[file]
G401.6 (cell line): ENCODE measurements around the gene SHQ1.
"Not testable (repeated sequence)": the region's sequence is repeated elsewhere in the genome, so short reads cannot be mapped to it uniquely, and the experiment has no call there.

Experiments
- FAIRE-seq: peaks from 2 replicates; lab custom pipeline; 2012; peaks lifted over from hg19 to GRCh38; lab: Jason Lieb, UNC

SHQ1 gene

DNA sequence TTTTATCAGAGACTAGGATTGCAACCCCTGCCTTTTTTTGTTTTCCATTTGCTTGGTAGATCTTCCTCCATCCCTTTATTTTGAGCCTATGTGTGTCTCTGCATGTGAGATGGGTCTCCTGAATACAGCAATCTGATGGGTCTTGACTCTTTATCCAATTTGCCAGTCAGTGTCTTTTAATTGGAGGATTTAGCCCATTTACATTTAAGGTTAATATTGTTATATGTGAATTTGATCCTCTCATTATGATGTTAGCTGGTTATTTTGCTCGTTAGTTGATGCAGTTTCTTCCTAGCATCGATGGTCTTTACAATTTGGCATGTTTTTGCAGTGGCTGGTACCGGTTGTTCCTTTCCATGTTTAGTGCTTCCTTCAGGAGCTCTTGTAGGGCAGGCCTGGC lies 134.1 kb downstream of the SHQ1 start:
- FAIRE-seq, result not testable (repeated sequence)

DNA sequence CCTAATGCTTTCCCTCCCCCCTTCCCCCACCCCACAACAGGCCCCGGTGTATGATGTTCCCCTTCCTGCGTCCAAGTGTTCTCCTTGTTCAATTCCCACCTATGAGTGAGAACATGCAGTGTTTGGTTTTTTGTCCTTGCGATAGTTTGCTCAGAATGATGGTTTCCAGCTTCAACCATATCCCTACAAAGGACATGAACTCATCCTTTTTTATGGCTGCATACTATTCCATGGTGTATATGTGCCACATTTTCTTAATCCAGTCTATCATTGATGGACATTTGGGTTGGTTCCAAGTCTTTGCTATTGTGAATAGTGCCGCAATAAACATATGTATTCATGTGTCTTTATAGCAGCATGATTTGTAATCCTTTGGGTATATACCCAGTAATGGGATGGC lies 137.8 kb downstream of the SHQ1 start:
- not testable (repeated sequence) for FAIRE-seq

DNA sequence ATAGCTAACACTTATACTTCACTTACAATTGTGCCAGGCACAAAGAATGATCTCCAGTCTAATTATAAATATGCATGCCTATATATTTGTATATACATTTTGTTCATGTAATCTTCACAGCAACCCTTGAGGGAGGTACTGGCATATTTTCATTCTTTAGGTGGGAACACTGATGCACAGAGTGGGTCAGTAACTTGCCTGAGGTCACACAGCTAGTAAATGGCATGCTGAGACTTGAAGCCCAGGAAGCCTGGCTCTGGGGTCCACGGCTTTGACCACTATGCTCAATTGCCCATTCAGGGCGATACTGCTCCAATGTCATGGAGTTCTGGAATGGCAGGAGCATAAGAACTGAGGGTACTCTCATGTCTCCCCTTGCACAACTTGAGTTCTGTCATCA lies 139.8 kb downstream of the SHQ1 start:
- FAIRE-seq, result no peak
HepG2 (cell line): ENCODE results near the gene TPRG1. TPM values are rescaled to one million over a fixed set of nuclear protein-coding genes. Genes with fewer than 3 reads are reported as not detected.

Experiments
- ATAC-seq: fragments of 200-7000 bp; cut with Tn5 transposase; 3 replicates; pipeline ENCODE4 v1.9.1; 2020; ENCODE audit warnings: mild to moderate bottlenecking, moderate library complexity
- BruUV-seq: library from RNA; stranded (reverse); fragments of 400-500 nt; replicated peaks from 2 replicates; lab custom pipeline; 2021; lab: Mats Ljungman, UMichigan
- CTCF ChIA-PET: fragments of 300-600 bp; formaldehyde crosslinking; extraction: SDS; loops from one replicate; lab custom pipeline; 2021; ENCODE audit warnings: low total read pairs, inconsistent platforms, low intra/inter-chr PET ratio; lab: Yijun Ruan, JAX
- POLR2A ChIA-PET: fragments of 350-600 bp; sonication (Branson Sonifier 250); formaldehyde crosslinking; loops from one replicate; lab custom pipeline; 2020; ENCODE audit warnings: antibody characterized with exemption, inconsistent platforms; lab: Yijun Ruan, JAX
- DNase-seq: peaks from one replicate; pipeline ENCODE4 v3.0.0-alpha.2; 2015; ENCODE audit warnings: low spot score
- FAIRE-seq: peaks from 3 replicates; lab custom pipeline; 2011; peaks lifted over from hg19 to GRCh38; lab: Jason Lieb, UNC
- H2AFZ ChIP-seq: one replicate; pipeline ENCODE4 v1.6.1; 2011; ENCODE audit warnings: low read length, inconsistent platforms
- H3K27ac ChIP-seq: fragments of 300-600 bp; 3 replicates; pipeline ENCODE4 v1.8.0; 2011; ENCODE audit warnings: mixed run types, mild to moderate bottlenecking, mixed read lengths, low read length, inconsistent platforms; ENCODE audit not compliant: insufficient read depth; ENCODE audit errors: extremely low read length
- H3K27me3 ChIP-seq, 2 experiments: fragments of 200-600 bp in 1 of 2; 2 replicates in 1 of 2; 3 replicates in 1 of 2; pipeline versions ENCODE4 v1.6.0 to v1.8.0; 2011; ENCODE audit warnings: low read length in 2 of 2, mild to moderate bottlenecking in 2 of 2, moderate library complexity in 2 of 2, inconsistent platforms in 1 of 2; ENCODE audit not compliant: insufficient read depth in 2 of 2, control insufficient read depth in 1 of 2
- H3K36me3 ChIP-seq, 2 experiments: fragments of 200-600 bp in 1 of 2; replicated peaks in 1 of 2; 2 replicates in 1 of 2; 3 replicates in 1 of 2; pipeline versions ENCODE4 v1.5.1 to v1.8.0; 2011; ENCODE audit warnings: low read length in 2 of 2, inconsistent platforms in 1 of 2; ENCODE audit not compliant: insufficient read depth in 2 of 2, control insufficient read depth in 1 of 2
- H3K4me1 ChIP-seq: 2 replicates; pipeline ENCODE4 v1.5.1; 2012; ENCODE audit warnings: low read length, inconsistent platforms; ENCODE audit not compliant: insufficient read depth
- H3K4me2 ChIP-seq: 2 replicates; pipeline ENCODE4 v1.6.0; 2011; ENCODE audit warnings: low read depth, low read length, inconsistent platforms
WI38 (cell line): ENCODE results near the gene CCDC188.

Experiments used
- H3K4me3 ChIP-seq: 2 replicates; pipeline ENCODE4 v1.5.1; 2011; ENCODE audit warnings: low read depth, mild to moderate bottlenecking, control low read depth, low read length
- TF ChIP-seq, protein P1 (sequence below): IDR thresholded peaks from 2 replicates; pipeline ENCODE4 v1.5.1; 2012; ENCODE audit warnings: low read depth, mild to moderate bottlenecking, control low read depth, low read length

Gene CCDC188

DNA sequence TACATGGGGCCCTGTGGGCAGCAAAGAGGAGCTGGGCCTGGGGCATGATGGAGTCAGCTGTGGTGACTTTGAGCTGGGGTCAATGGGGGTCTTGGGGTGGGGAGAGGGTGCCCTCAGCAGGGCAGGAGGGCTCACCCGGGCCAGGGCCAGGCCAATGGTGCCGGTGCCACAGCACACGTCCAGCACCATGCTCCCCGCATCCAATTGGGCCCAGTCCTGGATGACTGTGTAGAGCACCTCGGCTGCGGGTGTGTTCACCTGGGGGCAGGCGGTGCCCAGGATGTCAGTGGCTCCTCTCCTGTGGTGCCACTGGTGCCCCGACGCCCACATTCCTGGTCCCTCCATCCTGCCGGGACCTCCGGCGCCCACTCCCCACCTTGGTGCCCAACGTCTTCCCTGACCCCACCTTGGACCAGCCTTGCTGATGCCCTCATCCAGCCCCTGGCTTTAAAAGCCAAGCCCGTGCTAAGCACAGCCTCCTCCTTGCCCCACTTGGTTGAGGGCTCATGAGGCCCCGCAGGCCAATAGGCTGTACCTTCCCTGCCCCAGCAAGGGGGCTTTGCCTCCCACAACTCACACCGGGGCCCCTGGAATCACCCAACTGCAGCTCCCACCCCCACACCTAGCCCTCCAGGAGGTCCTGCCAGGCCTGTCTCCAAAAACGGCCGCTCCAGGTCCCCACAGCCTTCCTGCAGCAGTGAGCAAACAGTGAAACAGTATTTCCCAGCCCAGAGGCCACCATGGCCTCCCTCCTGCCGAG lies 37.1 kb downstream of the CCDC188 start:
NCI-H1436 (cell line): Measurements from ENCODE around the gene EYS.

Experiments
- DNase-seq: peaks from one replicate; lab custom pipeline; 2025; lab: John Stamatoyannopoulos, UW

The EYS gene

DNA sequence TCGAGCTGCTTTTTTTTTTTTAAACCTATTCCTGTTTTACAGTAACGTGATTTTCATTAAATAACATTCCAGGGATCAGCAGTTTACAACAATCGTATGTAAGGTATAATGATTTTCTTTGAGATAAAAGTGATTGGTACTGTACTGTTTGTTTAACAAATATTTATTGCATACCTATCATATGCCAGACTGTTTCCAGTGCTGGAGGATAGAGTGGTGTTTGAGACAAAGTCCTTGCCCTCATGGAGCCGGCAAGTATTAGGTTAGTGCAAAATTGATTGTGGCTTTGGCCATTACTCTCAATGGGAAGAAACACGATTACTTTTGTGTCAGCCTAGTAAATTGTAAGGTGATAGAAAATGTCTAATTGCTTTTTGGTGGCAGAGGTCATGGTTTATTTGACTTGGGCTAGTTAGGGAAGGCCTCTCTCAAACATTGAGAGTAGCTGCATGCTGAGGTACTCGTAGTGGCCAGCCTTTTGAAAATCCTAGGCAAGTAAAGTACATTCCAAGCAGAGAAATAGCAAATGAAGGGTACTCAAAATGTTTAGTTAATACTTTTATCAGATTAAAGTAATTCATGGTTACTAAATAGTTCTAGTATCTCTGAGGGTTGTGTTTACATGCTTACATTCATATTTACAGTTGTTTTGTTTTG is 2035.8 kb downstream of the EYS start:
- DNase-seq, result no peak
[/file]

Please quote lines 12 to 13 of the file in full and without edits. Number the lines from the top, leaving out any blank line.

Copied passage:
HepG2 (cell line): ENCODE results near the gene TPRG1. TPM values are rescaled to one million over a fixed set of nuclear protein-coding genes. Genes with fewer than 3 reads are reported as not detected.

Experiments